The high school GPA is the single best predictor of college success. Students who have less than a 3.0 unweighted high school GPA need to think carefully about whether they have or can acquire the study skills and the drive to succeed in a college environment. College is, after all, an academic undertaking. College is the first or second biggest expense for most families, so the decision about whether or not for a student to attend is a high-stakes decision. Sometimes students have had family or medical issues that have caused an occasional low grade. Those variations on the transcript of an otherwise solid student usually don’t affect a student’s ability to be successful in college. It’s pretty clear now that most students need to have some kind of post-high school learning to be financially successful as adults in the United States. There are other options for students if a 4-year college pathway isn’t right for them, options we can discuss at the Focus Meeting if it is appropriate to do so.
Absolutely! We use a step-by-step approach and the best college planning program available to minimize the stress for the student and the family. Students and their parents can each log into the program to see the current status of the college process at a glance. Having a responsive and knowledgeable person whom you can contact at any time with questions can reduce the anxiety often associated with the college process.
Yes, we can! Assessing the real options for the student whose family has been unable to save enough for college involves looking at his achievements in conjunction with the family’s financial situation. The higher education system in the United States is set up so that the family is expected to pay a calculated contribution for their student’s college education. K-12 education is a universal right in the U.S., but attending college is not. That’s beginning to change a bit with some recent tuition-free college programs. The great news is that there are college options for every student, and the higher the achievements of a student, the more options there are likely to be.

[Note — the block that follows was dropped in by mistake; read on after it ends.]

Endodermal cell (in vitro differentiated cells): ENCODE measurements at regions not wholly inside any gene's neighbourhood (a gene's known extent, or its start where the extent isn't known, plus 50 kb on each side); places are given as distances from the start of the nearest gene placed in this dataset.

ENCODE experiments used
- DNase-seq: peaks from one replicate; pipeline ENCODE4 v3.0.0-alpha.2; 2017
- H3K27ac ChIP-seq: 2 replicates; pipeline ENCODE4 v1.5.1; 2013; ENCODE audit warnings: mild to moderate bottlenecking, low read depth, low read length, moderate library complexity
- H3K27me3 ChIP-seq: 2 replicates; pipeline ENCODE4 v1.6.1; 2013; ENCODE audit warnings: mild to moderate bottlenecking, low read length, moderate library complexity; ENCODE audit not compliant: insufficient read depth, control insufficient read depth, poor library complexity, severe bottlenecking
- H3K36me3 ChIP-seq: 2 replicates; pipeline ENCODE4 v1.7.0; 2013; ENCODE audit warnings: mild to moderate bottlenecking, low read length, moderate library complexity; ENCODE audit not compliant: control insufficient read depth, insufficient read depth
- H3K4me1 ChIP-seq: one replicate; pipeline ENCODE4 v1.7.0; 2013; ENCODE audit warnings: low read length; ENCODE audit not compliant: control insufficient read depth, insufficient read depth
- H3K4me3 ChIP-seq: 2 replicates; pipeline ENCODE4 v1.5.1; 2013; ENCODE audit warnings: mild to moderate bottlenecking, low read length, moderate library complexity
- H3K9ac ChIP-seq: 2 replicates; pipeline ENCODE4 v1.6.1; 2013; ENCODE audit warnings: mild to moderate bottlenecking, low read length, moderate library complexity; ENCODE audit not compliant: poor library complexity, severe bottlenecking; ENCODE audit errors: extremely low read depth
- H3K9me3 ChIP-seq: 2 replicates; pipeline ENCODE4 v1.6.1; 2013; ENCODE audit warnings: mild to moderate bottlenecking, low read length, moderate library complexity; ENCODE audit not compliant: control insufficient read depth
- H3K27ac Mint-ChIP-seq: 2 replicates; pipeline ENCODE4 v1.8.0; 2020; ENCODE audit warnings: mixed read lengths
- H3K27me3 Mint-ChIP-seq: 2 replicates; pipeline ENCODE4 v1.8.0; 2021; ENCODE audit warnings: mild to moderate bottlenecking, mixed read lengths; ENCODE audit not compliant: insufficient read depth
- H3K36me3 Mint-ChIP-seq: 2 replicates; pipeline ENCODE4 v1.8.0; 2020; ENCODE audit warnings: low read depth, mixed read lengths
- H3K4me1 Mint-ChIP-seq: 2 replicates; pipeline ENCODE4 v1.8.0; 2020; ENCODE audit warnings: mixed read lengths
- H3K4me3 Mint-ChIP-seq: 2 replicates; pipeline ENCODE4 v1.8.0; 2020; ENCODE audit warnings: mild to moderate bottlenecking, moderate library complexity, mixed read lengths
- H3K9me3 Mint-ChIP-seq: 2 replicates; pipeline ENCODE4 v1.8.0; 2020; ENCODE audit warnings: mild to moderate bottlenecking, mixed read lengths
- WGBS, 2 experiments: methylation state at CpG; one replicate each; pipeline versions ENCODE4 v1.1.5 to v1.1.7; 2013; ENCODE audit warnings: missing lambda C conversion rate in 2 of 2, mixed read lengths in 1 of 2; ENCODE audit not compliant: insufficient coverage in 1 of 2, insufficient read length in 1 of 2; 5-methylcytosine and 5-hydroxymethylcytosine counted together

Current research shows that after correcting for a student’s pre-existing talent, ambition, and habits, it's hard to show that highly selective colleges add much earning power to most of their graduates. “Who you are” seems ultimately more important than “where you go.” However, First-Generation students, lower-income students, and minority students may gain a greater benefit from attending an elite university even though many struggle to feel comfortable in elite schools.
Right now! While we guide some families who come to us right before the student's senior year, coming earlier provides the most benefit because the student will get advice about course selection and extracurricular activities all along the way. Students who begin college counseling at a younger age will have more time for the career exploration that can be a factor in college and life success. More and more students are taking advantage of early application plans now, and financial aid forms can be filed sooner as well. Families need to get an earlier read on ways to minimize the financial impact of college because the “base year” used for financial aid forms for the student’s freshman year of college is from January of the student’s sophomore year of high school to December of the student’s junior year of high school. Families who delay seeking help may have fewer options for minimizing the financial impact of college on their family.